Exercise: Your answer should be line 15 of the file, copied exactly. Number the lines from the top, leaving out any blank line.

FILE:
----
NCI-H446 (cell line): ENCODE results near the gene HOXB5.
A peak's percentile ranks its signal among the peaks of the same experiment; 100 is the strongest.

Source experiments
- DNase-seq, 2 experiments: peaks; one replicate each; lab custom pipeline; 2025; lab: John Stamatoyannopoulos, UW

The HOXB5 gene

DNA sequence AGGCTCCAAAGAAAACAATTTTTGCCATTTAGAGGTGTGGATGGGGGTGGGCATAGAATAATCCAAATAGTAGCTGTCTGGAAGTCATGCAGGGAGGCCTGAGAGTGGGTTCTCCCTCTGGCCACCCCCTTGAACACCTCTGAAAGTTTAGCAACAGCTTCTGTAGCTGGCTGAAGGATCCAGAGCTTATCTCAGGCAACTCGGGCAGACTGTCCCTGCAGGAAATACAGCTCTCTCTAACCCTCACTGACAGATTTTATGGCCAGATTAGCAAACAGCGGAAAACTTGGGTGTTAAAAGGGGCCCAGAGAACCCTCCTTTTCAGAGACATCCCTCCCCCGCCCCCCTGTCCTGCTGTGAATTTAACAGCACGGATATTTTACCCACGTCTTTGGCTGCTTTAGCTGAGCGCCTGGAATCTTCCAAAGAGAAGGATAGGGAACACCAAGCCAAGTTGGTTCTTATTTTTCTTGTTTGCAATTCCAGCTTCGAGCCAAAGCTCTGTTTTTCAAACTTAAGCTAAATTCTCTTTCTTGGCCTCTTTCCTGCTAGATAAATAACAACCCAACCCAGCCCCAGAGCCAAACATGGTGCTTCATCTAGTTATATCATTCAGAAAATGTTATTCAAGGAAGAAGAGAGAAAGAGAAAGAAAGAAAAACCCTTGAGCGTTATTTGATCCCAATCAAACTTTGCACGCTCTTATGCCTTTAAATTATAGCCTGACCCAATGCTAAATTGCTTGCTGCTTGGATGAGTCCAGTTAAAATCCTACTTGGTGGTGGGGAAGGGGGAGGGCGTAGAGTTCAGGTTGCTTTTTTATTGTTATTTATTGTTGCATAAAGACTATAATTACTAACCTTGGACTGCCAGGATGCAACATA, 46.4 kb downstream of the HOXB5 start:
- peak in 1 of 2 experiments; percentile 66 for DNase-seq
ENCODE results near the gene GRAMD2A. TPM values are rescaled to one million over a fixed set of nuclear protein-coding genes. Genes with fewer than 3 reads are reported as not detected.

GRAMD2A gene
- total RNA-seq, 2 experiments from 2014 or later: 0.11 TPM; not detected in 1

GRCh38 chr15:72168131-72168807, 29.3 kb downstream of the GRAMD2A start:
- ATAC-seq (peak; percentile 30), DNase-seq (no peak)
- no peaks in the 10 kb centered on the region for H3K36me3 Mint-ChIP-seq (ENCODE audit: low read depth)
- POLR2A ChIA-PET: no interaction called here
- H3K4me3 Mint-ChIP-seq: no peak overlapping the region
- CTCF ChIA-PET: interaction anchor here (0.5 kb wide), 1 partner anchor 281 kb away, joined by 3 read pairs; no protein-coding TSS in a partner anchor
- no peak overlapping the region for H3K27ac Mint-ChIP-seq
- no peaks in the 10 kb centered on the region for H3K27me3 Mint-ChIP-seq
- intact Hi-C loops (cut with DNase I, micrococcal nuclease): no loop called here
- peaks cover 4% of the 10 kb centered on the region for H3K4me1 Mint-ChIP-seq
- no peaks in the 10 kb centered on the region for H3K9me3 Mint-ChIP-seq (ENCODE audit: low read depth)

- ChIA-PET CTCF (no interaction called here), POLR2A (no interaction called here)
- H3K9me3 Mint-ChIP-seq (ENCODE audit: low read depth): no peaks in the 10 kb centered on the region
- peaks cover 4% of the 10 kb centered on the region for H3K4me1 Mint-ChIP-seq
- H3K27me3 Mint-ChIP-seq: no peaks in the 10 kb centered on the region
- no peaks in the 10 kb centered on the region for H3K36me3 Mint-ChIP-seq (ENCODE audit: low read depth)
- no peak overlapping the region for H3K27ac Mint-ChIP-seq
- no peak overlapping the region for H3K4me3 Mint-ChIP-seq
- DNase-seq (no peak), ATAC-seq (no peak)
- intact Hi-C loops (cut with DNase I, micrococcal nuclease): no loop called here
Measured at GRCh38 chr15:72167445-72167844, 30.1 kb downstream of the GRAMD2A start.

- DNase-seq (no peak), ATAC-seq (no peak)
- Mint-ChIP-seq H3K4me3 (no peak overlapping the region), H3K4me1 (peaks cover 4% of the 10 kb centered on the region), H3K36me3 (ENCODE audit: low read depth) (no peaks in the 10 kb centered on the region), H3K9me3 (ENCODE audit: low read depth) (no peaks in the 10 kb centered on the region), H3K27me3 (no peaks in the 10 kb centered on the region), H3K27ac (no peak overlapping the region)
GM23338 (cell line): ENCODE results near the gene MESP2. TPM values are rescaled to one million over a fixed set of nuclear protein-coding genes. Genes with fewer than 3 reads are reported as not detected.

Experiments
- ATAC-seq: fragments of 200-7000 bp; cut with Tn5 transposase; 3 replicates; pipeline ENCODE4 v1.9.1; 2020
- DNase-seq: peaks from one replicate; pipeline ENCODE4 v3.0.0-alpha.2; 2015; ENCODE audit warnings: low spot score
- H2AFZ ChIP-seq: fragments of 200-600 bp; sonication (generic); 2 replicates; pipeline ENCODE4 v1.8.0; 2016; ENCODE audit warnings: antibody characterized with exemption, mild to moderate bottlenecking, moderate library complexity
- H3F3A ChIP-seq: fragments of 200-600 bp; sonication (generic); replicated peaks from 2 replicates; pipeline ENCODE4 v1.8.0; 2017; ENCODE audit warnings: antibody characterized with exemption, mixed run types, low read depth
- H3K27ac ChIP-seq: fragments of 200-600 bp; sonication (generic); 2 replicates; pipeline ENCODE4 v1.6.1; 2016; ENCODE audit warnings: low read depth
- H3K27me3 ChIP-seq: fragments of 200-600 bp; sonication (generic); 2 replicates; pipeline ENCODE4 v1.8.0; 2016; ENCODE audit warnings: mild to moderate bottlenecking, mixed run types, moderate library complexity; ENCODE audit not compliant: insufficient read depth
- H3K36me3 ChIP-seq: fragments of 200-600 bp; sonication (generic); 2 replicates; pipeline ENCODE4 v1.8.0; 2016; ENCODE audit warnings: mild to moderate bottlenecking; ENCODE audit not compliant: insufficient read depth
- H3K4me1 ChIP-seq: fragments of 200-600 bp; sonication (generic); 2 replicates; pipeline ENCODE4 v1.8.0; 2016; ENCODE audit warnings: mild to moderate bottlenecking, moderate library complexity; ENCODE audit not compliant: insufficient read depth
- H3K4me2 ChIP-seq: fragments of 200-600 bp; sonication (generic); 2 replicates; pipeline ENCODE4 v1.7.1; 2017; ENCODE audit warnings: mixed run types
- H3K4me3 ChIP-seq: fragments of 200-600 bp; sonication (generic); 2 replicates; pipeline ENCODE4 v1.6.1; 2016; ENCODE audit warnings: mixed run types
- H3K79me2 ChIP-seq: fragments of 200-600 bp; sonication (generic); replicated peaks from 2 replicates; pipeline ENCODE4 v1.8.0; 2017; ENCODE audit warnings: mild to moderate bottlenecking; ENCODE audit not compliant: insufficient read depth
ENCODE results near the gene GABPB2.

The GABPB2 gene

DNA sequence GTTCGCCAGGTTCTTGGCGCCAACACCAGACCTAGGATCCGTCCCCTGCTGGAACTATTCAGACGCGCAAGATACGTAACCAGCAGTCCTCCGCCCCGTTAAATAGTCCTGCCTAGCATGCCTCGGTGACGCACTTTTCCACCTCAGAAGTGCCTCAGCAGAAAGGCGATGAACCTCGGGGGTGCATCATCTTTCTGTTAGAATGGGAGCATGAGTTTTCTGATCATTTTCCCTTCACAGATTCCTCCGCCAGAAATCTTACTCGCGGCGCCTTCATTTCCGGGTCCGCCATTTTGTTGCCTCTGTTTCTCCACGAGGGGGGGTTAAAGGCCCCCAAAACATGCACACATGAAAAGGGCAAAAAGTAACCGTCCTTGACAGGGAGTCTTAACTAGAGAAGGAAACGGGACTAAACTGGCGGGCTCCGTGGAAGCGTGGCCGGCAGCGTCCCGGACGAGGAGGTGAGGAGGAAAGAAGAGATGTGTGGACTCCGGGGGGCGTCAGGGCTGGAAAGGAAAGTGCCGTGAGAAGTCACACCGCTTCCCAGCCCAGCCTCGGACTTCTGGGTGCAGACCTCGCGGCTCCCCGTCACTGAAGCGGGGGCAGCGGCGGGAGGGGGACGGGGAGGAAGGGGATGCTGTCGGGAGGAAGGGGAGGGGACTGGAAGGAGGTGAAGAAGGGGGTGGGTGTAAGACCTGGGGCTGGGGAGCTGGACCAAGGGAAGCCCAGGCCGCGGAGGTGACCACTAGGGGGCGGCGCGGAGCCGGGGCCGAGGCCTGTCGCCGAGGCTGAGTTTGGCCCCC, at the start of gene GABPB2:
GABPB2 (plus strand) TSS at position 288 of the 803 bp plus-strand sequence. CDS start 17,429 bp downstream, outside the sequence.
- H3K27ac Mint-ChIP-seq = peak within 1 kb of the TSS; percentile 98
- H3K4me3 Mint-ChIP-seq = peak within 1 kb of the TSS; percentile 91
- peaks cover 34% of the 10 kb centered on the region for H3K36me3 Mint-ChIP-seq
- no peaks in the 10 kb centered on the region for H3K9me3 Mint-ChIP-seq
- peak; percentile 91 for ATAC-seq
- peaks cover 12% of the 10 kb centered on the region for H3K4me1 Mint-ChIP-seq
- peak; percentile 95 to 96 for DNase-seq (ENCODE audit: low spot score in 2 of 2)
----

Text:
- H3K4me3 Mint-ChIP-seq: no peak overlapping the region